Potential savings and revenues. And finally, while we will not “bank” on the savings until they come in, we are exploring a number of other reforms, efficiencies, and revenue options that might help us in the coming years, such as:
- Requiring “pay to stay” in our jails, for those who can afford it, to offset the costs of jail stays
- Continuing to reduce our spending on everyday commodities such as office supplies, energy, consultants, travel, subscriptions—last year we saved more than $1.5M by applying spending caps to such items
- Using internet advertising for some of our websites—which has generated $100,000s for other governments
- Encouraging the state to more effectively collect revenue from private auto sales, which could lead to millions
- Finding an alternative way to fund the Hillcrest Youth Center (relieving the County taxpayer from this burden)
- Continuing to pursue managed competition and shared services opportunities, that could save millions of dollars in the long-term
- Continuing to lobby the state to reduce or reimburse more for mandates we can not afford—such as the public defender services that almost all other states cover.
Along with our economic growth efforts, these initiative all carry much promise to generate real revenues and savings in the coming year.
Finally, although he supported our Budget Consensus Motion, Commissioner DeWine also brought in, at the last minute, a motion to make additional cuts and to reallocate all the dollars we had committed to the Sheriff's budget.
I personally could not support this motion because: 1) it would have gutted our core economic development efforts, 2) would have inevitably led to layoffs of some Sheriff's deputies that our budget helped reinstate, and 3) it would have reallocated those dollars and committed them once again to a jail rental situation (with Campbell County, this time), without any forethought or deliberation.
The County's seen this trick before! The last thing we need to do is rush headlong and overcommit to renting jailspace elsewhere--that lesson has already been learned, at an incredibly high cost, with Butler County, and we're not going to do it again, particularly if doing so means we lay off our own deputies and end our own economic development efforts. (EMUs, Cambpell County, and other options do exist, and we will consider them over time--but we should only commit to them when we have identified real funds to support them.)That's the 30,000 foot summary of a very challenging budget that we put to bed today.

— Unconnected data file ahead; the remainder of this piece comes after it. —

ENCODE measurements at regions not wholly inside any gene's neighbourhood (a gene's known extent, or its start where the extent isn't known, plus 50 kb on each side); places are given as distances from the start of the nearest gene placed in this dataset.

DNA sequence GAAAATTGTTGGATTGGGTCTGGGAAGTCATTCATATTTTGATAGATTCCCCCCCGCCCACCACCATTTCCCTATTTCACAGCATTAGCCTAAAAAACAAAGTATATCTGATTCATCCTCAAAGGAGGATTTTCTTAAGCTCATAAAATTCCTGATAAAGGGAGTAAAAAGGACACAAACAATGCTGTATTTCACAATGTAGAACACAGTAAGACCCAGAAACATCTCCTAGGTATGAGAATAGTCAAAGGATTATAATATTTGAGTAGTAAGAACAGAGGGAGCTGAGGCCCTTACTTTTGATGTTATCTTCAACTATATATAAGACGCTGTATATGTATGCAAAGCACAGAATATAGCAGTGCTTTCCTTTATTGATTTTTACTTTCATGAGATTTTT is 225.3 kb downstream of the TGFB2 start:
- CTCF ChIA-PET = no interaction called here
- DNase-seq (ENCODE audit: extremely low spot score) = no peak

Thursday, December 18, 2008
Terminating, and not reinstating those benefits, has had the negative and costly effect of contributing to high recidivism and crime. The pattern is simple: with Medicaid terminated, those leaving our jails with mental illnesses or other medical needs (and that's a lot of people)--and therefore those who have substantial medical or treatment requirements--rarely have a way to pay for them. Without that basic medical care, and in some cases medicines to treat mental illnesses, they will often quickly reoffend, end up in jail again, and continue the revolving door of repeat crimes and taxpayer dollars wasted.
Through the Criminal Justice Commission we've created, we pointed out that a handful of other states had begun to solve this issue (by having Medicaid be "suspended" during incarceration, but automatically reinstated on release, as opposed to terminated outright), and that we should do the same. I sat down with Senator Bill Seitz to encourage him to take up this issue. And after some initial pushback by the Ohio Department of Job and Family Services, the Governor's office, after getting input from the County Commissioners Association of Ohio, began to administratively handle the issue.
Well, today, I have further GREAT news.
Thanks to Senator Seitz's leadership, a Bill (HB 215) passed both the Ohio House and Senate that, among other things, adds Ohio to the small number of reform states that now "suspend" Medicaid, rather than terminate it, during incarceration. This means if a person has not lost eligibility for some other reason, as they reenter the community, those Medicaid benefits are automatically reinstated. And this greatly helps reduce their likelihood to reoffend (particularly those whose criminal behavior is related to a mental illness, addiction or other conditions).
In short, this is a measure that will reduce crime and recidivism, reduce demand on jailspace, and save taxpayer dollars--and it's now the law of the state. And it could not have come at a better time (though it will take some time to implement).
Thanks is owed to the County Commissioner Association of Ohio and the Governor's Office for understanding the importance of this issue, and particularly to Sen. Seitz for pushing it through the Ohio legislature so rapidly.
My deepest condolences go out to the family for this loss, and to the entire Crossroads community at this incredibly difficult moment.
(Note--because it needs to be said: While we all have gotten (too) used to negative and nasty internet/online/blog discussion around politics and other community issues, it is really sad and shameful to see some of the incredibly petty and mean-spirited reactions to this tragedy at the Enquirer's comment board).
Wednesday, December 17, 2008
First, as most know, there are two types of positions -- classified and unclassified.